Correspondence of the Chapter Clerk, now held in St George’s Chapel Archives, shows that the Queen reinvested this ‘miser’s fortune’ in the parish of North Marston. A specification was drawn up for repairs to be carried out to St Mary’s church [SGC M. 1137/4/2], and Sir Digby Wyatt was commissioned to restore the chancel and east window of the church [SGC M.1137/1]. A donation was made to reopen the National School in the parish [SGC M. 1137/4/12-15]. It seems, however, that Neild’s bequest had an impact far beyond North Marston, allegedly funding the weddings of Queen Victoria’s children and the restoration and improvement of Balmoral Castle [SGC M.1137/1].

The Queen commissioned a royal memorial to John Camden Neild and his unexpected generosity at the church. The documents held in St George’s Chapel Archives reveal that Neild’s actions left a lasting legacy both for the royal family and the community at North Marston.

Annette Ormanczyk, work exchange trainee

A scientific canon

June 15th, 2017

William Derham, a chaplain to George Prince of Wales (later King George II), was appointed a Canon of Windsor in August 1716 and installed a month later. He held the canonry until his death in 1735 and divided his time between St George’s and his parish of Upminster, Essex, where he lived in a house 100 yards from the church with his wife and five children.

Alongside his work in the church, Derham was a keen theologian, philosopher and amateur scientist. He was elected to the Royal Society of London for Improving Natural Knowledge (commonly known simply as the Royal Society) in 1703 and contributed thirty-eight articles to the society’s journal Philosophical Transactions.

His first major publication was The Artificial Clockmaker in 1696. This was the first comprehensive treatise on clock and watch making, “wherein the Art of Calculating Numbers for most sorts of Movements is explained to the capacity of the Unlearned.” He describes the construction and working of clock and watch movements and provides also a history of clock-work. Derham’s fascination with horology had a practical outlet as well and a relic of this survives at St George’s Chapel. The sundial attached to the south wall of the Lincoln Chapel was calculated and directed by Canon Derham in 1723. Another sundial of his construction survives on the church tower at St Laurence, Upminster.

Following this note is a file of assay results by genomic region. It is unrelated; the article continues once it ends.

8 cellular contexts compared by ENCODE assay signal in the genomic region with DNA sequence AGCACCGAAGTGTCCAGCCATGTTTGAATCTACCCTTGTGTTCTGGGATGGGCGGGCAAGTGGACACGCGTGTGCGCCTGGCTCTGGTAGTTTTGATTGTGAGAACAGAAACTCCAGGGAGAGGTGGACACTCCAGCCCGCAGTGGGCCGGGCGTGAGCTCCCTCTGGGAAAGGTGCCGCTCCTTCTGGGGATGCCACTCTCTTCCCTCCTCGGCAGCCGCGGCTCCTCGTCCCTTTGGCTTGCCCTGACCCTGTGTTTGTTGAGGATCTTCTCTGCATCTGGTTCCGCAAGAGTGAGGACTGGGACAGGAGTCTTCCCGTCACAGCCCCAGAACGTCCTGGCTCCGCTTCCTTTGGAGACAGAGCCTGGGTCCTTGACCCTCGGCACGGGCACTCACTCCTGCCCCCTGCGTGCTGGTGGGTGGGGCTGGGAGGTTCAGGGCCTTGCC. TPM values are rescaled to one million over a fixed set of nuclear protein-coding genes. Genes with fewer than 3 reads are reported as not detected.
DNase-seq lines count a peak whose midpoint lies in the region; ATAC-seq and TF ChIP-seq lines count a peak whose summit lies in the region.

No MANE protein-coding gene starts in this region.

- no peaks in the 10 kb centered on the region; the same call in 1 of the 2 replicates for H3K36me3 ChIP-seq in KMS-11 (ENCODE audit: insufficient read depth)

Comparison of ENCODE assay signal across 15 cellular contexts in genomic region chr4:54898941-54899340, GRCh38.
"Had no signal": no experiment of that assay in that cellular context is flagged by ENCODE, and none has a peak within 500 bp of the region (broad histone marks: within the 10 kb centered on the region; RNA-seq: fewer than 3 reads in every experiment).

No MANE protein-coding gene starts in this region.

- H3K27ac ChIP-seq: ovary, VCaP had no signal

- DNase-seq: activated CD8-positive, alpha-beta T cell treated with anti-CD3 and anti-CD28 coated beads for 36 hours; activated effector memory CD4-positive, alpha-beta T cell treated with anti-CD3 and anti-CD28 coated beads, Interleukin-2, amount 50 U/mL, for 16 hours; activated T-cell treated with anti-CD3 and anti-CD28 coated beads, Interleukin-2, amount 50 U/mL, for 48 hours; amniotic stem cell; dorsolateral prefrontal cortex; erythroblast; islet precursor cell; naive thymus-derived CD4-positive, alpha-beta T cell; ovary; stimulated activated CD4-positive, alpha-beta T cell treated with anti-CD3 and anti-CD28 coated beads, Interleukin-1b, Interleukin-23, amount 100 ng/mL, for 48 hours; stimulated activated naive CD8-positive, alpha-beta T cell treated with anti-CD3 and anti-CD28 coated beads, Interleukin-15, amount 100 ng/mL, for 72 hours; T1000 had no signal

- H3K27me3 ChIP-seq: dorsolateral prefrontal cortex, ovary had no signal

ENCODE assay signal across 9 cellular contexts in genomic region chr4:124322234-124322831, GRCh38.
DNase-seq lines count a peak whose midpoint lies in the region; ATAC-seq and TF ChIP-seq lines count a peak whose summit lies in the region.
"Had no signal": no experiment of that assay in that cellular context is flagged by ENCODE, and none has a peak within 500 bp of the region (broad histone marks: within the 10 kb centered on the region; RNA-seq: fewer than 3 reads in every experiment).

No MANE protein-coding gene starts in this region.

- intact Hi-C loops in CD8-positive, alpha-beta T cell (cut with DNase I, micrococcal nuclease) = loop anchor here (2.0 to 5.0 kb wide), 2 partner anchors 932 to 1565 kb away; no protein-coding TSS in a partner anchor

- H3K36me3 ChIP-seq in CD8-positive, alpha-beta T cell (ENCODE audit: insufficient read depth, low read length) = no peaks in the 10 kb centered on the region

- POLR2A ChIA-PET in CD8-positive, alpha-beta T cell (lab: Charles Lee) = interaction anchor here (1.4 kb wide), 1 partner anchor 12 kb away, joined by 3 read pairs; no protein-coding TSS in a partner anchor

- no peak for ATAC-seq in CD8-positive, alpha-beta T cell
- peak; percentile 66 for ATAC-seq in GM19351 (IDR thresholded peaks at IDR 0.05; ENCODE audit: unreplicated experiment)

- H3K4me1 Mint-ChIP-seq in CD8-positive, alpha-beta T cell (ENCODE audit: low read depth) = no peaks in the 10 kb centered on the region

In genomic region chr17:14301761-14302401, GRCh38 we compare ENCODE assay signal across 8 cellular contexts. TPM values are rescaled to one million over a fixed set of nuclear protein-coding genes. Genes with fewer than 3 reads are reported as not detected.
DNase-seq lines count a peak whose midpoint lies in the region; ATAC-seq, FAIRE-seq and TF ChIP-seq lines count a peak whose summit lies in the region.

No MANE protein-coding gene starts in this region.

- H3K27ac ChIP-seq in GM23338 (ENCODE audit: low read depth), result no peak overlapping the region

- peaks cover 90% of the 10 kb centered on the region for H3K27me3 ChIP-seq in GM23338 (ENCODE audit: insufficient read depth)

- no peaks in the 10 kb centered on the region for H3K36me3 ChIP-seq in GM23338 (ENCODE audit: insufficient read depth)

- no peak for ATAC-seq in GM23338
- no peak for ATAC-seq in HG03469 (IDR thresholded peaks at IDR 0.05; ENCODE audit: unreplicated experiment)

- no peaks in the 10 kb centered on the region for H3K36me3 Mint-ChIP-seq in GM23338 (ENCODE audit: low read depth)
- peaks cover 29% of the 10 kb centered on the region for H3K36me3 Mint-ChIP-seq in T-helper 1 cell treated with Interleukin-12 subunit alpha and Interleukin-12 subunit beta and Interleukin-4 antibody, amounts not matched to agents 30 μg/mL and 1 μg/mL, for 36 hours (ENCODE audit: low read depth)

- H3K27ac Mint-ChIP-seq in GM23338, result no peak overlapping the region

Derham also experimented practically with the calculation of the speed of sound and is considered the first person to produce a reasonably accurate estimate of this. From the tower of St Laurence, Upminster, he observed through a telescope as a shotgun was fired from a number of local landmarks. Having calculated each distance by triangulation and timed to the half-second the space between seeing the gun fire and hearing the shot, Derham estimated the speed of sound as 1072 Parisian feet per second.

In Derham’s life-time advancement of scientific knowledge was beginning to cause people to challenge traditional perceptions of God and to question the possibility that such a being could exist. As a clergyman, theologian and avid scientist, Derham worked hard to demonstrate that the theories of natural science were compatible with those of religion. In the early eighteenth-century he published three works challenging anti-Christian philosophies: Physico-theology (1713), Astro-theology (1714) and Christo-theology (1730). These in turn weighed the evidence provided by the natural world, the heavens and religion for the being and attributes of God. Two editions of Astro-theology are held in St George’s Chapel’s Chapter Library [SGC RBK D.78; SGC RBK D.278].

In addition to his extensive academic work, documentary evidence in St George’s Chapel Archives suggests that Canon Derham was a useful and active member of the College. He undertook an extensive survey of the details of the tenants, fines and renewals in each of the lands belonging to the Dean and Canons which survives in three volumes described as Dr Derham’s Books [SGC IV.B.7-9]. A note added to the list of profits from Great Haseley explains that all the tenants must pay heriots (a form of death-duty) and in his opinion “It is a cut throat manor.” He was also responsible for copying out a number of the handwritten books of music for the organist to play from.

A further book of his work, entitled “Observables relating to Windsor College”, contains Canon Derham’s take on the history and administration of the College of St George and the Order of the Garter [SGC IV.B.18]. Yet more evidence of his appetite for knowledge and the pursuit of truth.

Kate McQuillian, Assistant Archivist

The mysterious history of the Charles I stall plate

May 15th, 2017

King Charles I was installed as a Knight of the Order of the Garter on 13 May 1611, at the age of ten. He is the only member of the Order ever to have a stall plate mounted in St George’s Chapel under the title of King of Great Britain.

At the time of his installation, the young prince held the title of Duke of York; he was the younger son of the king and not expected to inherit the throne. However, little more than a year later his elder brother, Henry Frederick, Prince of Wales, became very ill and died, elevating his younger brother to the position of heir to the throne. He became king following his father’s death in 1625.

Very unusually, although there is no surviving marker of Charles’s childhood election, a plate hangs in the third stall on the south side of the quire reading (in French, which is the tradition for Garter stall plates), “Charles, by the grace of God King of Great Britain, France and Ireland”. The monarch is a de facto member of the Order of the Garter, not an elected one, and normally would not receive a stall plate, unless elected earlier in life and then it would be inscribed with their title at that time.